IUP Alumnus Shares His Latin American Experience Through Comedy and Poetry | New


On Tuesday, October 18, the Multicultural Center for Student Leadership and Engagement (MCSLE) brought Dr. Javier Ávila and his comedy show “The Trouble with My Name” to campus.

In “The Trouble with My Name”, Dr. Ávila uses comedy and poetry to explain as a Latin American.

Born and raised in Puerto Rico, Dr. Ávila began his career teaching English at the University of Puerto Rico. Upon learning that he would not be tenured unless he obtained a doctorate, Ávila decided to attend a summer doctoral program only at the IUP. During the program, Ávila taught in Puerto Rico during the school year and came to Pennsylvania for three summers to complete her degree.

Ávila says the IUP has a special place in his heart because it was where he met his wife.

“I never skipped class until I came to IUP for my PhD program,” Ávila said. “The first and only time I skipped a class, I ended up meeting my wife who was also a student here.”

After working at the University of Puerto Rico for eight years, Ávila moved permanently to Pennsylvania to teach at Northampton Community College. During his work there, he received the 2015 Pennsylvania Teacher of the Year Award, sponsored by the Carnegie Foundation for the Advancement of Teaching and the Council for the Advancement and Support of Education. education.

During the show, Ávila recounted three “bubbles” he burst after moving permanently to the continental United States.

The first bubble was race. Despite her dark-skinned father, Ávila was considered white in Puerto Rico. Since almost everyone living in Puerto Rico is Latino, race is defined by differences in skin color among the Latinos who live there. Light-skinned Puerto Ricans are considered white, while those with dark skin are considered black. In the United States, however, there is a greater variety of skin colors and therefore definitions of race are different.

After moving to the continent, he realized that Americans did not consider him white. Ávila recounted his first interaction with his new neighbor when he moved to Pennsylvania.

“I was fixing the big bushes in the yard when the neighbor came and I was excited because according to the movies, every time a new person moves to a new neighborhood in mainland America, they get an apple pie,” Avila said. “So naturally I thought the neighbor had come by to bring me an apple pie and welcome to the neighborhood.”

Ávila was not given apple pie, but was instead asked what his race was. The neighbor thought he was the gardener because “obviously Latinos are not landlords”.

The second bubble of normality. For him, it was always normal for his parents to sleep in separate rooms. It wasn’t until someone called it weird that they noticed they didn’t know of any other married couple who did this.

After asking her mother why, she said it was because her father was a “heavy sleeper”. Ávila only learned later that her father had served in the Korean War and was traumatized by watching his best friend die in his arms. This caused Ávila’s father nightmares which made it difficult for his wife to share a bed with him.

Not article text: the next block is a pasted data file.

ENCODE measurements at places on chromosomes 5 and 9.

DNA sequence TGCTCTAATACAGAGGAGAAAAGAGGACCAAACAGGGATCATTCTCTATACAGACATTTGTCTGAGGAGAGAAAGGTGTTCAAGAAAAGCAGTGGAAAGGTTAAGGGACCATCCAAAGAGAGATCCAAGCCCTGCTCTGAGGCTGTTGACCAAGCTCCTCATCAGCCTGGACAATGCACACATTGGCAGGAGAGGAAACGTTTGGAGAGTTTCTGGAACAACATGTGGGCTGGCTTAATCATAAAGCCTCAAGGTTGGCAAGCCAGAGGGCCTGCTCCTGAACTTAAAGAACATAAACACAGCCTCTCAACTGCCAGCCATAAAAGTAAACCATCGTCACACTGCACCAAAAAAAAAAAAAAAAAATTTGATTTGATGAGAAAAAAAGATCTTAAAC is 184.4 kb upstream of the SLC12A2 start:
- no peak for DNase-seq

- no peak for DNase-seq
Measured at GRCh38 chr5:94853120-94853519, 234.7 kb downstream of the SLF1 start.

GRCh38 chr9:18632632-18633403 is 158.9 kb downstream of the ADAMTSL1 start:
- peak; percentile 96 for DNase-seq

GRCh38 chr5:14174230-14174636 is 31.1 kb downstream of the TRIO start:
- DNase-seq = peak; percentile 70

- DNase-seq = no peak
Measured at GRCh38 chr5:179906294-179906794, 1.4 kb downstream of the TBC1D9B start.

“The big lesson I took from that was not to judge something as weird or different,” Ávila said. “Usually there’s a reason people do things outside of the norm.”

The last bubble was that of language.

Although Puerto Rico is a United States territory, most people on the island speak Spanish. Ávila did not realize that knowing Spanish meant that some people would consider him a foreigner, even though he was an American citizen by birth.

“I remember being in a restaurant with my friend and this waitress told us to ‘go back to our country,'” Ávila said. “I wish I had an answer in the moment like, [to] tell him my dad served in the military to defend his right to say that stupidity, but I didn’t.

“Instead, I did what I hope you do when you are hurt or insulted. I wrote a poem to express my feelings,” Ávila said.

Ávila also joked that before moving to Pennsylvania he didn’t know there were many ways to mispronounce his name and shared a poem about it.

Although annoyed by people botching his name, Ávila shared that during his years of teaching he had learned that some people with Spanish-sounding names don’t like it when their names are pronounced with the Spanish accent.

“I remember this student once who, upon hearing me pronounce his name correctly, got defensive and said, ‘I don’t speak Spanish yo.’ And that’s the sad side of assimilation, it makes some people feel like they should be embarrassed about who they are,” Ávila said.

At the end of the semester, the student completely changed his vision of being Latino. Ávila thinks the student just needed to see someone like him in a position of prestige, as opposed to harmful stereotypes about what it is to be Latino.

Representation was indeed the show’s strongest factor. The students thought the show was funny and relevant.

“I could see myself in the situations he was describing, so for me it was really funny,” said Juan Gonzales-Zarate (senior, accounting). “That was the best part of the show.”

Students who missed the show might have another chance to see it another time, as Ávila has expressed interest in returning to IUP to show his son the place where he and his wife met. It is not known when such a return would take place.

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